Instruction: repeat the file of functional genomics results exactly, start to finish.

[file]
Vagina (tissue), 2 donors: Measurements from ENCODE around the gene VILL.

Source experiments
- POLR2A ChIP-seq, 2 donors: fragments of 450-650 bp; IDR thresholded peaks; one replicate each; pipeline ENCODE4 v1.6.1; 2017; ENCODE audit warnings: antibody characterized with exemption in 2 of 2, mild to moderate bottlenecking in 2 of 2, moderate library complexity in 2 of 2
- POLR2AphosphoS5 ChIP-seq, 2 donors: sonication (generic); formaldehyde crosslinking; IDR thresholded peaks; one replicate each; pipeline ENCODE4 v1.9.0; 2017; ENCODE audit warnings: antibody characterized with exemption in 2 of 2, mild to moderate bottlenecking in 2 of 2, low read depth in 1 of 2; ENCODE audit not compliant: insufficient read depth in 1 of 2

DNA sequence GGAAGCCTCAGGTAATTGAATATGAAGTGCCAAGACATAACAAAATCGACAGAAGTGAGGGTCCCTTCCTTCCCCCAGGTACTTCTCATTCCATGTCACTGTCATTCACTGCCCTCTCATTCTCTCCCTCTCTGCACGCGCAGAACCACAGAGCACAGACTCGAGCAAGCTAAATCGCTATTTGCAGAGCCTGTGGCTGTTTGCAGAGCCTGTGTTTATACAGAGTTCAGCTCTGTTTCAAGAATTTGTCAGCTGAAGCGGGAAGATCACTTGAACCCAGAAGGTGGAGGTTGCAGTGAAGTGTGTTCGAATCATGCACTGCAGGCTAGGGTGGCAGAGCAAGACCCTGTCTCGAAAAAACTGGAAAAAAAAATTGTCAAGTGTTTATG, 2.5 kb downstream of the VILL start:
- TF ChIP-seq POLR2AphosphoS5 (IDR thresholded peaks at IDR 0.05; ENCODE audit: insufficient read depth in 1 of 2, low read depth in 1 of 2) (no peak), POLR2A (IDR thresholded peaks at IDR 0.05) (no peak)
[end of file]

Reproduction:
Vagina (tissue), 2 donors: Measurements from ENCODE around the gene VILL.

Source experiments
- POLR2A ChIP-seq, 2 donors: fragments of 450-650 bp; IDR thresholded peaks; one replicate each; pipeline ENCODE4 v1.6.1; 2017; ENCODE audit warnings: antibody characterized with exemption in 2 of 2, mild to moderate bottlenecking in 2 of 2, moderate library complexity in 2 of 2
- POLR2AphosphoS5 ChIP-seq, 2 donors: sonication (generic); formaldehyde crosslinking; IDR thresholded peaks; one replicate each; pipeline ENCODE4 v1.9.0; 2017; ENCODE audit warnings: antibody characterized with exemption in 2 of 2, mild to moderate bottlenecking in 2 of 2, low read depth in 1 of 2; ENCODE audit not compliant: insufficient read depth in 1 of 2

DNA sequence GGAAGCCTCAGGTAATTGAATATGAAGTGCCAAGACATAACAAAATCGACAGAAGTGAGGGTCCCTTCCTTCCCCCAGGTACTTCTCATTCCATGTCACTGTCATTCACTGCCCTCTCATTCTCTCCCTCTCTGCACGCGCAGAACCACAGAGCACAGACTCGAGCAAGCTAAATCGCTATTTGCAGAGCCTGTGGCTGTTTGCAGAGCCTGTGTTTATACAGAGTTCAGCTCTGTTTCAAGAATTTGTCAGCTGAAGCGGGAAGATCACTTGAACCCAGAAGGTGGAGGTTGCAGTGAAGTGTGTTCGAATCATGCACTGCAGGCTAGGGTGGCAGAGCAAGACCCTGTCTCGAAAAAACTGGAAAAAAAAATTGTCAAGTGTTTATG, 2.5 kb downstream of the VILL start:
- TF ChIP-seq POLR2AphosphoS5 (IDR thresholded peaks at IDR 0.05; ENCODE audit: insufficient read depth in 1 of 2, low read depth in 1 of 2) (no peak), POLR2A (IDR thresholded peaks at IDR 0.05) (no peak)